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Antonio Cruz
 

Hovering in the wind

The allusion in the book of Job (39:26) provides surprising information about the habit of the Falco tinnuculus of hovering in the air and remaining stationary in order to be able to observe possible prey.

ZOE AUTHOR Antonio Cruz TRANSLATOR Roger Marshall 31 MARCH 2019 11:00 h GMT+1
Female windhover, a species that is very common in Israel which devours its prey on the ground. Its prey mainly consists of small mammals, beetles, lizards, worms and small birds. / Photo: Antonio Cruz

 



“Does the hawk take flight by your wisdom and spread its wings toward the south?” (Job 39: 26) 



The term “windhover” is not used in Bible translations, instead we find the terms “hawk” or “sparrowhawk”. In fact, the windhover is a small species of hawk which is very common in Israel and throughout the Bible lands. It is very likely that this bird features in the list of impure species in Leviticus (11:16).



The allusion in the book of Job (39:26) provides some surprising information about the habit that some members of this species, notably the Falco tinnuculus, have of hovering in the air very conspicuously, looking into the wind, (hence its name) and remaining stationary at between 10 and 20 metres, in order to be able to observe possible prey, before swooping down for the kill like a bullet from a gun.



The common windhover (Falco tinnuculus) is one of the best known and most frequently observed birds of prey in the Falconidae family, although their numbers have been declining of late due to the industrialisation of agriculture. There are about ten subspecies distributed throughout Africa, Asia and Europe, although because of certain human interventions, some of them have spread to America, the Caribbean and Indonesia.



They are about the same size as a pigeon with long wings. They hunt during the day, and rest on electric wires and telegraph poles. The males have a bluish grey head and a reddish upper body, while the females have a brown head and tail.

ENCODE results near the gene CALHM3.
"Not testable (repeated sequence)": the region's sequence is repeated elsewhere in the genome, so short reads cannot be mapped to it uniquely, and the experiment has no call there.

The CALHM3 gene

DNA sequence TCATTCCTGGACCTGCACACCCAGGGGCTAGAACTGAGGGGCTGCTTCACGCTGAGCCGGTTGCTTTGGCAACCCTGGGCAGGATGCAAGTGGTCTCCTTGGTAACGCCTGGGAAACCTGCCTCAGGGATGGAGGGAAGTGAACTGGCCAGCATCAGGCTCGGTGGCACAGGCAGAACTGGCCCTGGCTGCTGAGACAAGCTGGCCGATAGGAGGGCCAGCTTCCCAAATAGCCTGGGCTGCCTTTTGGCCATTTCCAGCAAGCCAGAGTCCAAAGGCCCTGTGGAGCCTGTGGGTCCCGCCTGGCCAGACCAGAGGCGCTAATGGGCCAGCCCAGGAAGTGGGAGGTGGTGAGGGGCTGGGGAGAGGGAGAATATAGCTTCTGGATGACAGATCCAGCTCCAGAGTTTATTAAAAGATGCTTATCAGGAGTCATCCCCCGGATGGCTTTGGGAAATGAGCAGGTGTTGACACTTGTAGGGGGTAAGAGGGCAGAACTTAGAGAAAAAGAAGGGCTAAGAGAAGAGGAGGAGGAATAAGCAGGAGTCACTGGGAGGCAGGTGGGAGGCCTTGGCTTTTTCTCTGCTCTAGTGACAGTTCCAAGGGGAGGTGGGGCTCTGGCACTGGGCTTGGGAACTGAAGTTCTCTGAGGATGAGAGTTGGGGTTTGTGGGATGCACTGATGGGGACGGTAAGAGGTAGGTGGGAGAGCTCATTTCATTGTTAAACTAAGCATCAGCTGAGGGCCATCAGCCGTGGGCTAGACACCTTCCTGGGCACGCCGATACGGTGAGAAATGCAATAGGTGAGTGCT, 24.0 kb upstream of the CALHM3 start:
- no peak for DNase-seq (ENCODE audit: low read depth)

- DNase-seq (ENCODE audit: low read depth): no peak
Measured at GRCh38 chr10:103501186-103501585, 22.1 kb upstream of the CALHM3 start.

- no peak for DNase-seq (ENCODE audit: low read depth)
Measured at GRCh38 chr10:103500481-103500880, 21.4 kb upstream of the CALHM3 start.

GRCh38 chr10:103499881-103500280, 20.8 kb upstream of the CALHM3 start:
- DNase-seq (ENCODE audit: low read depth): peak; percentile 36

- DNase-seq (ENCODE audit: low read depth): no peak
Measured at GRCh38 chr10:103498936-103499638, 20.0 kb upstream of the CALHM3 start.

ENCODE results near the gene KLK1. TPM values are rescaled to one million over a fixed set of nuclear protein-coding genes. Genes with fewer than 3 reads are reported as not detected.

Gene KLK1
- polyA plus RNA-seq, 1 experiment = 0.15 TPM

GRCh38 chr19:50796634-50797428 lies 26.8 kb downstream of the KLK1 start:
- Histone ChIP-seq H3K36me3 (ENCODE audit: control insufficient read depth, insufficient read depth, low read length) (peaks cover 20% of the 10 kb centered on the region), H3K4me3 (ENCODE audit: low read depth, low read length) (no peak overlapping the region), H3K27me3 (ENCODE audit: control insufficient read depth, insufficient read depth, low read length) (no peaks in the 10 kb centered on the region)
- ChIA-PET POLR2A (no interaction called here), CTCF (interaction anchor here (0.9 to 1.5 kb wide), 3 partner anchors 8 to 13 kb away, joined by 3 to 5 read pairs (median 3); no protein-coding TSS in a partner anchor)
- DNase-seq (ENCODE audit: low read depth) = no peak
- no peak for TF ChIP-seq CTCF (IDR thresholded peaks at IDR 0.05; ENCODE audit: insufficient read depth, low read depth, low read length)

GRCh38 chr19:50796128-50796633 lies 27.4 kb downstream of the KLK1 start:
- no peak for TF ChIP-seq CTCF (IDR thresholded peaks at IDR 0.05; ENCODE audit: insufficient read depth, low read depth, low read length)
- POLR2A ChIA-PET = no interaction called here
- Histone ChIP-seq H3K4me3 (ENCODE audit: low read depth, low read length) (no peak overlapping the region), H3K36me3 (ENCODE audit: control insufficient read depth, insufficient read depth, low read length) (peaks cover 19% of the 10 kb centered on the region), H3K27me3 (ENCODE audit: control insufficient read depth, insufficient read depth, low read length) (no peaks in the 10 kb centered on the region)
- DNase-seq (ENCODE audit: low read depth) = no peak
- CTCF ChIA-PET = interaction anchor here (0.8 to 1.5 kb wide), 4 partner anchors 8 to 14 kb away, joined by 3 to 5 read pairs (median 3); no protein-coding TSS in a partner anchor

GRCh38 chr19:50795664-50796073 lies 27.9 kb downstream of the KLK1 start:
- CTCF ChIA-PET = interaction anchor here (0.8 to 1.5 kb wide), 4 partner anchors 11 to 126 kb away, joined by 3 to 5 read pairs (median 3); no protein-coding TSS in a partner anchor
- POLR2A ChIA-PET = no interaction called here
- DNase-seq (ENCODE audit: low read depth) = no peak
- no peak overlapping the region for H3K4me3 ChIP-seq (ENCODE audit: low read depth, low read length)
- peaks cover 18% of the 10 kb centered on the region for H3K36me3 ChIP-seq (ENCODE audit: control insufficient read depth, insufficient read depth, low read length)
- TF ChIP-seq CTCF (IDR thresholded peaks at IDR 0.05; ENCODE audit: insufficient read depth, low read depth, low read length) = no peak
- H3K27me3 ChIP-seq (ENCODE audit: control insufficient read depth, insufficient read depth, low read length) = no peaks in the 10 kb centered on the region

Windhovers “hover” in the air, remaining static in the same position in order to be able to get a good view of their prey. They always turn their heads in the direction in which the wind is blowing. / Photo: Antonio Cruz



The text quoted from Job can also be interpreted as an example of migration. Some windhovers migrate to the north of Europe during the summer, whereas in winter they travel in the opposite direction, towards the south. Science is uncovering more and more about birds’ mysterious migratory movements, but there is still a great deal to be discovered. We are aware of the existence of about 600 species in Eurasia and about 200 in North America.



What is it that guides them with such extraordinary precision in their migratory travels? How do they know when to leave and where to go? The beginning of their migration is associated with internal physiological rhythms. Birds undergo changes in their bodies as a result of changes in the duration of daylight hours, in rain and wind, or in their reproductive cycles, which trigger states of hyperactivity, or migratory anxiety. This causes them to eat excessively, to store up fat in their chest-muscles, and in other parts of their body, which will serve as fuel during their long flights.



Many species lose up to half of their body-weight during the journey. Some sea-birds, such as the tern and the skua, travel more than 13,000 kilometres in their flight from the Arctic to the Antarctic. By what biological mechanism do they achieve such feats? Birds are not only able to orient themselves through the earth’s magnetic field, but they can “see” their way ahead correctly because they are equipped with a kind of magnetic compass in the vision region of their brains known as the “Cluster N”. [1] It is akin to a sixth sense which we humans lack. They can see their pathway in the sky, and follow it infallibly. Not only do they, in this sense, set an example for us humans, but they also evince the wisdom of their omnipotent Creator.







[1] Manuela Zapka, Dominik Heyers, Christine M. Hein, Svenja Engels, Nils-Lasse Schneider, Jorg Hans, Simon Weiler, David Dreyer, Dmitry Kishkinev, J. Martin Wild, Henrik Mouritsen. “Visual but not trigeminal mediation of magnetic compass information in a migratory bird” Nature vol 461, 29 de octubre de 2009, doi:10.1038/nature08528


 

 


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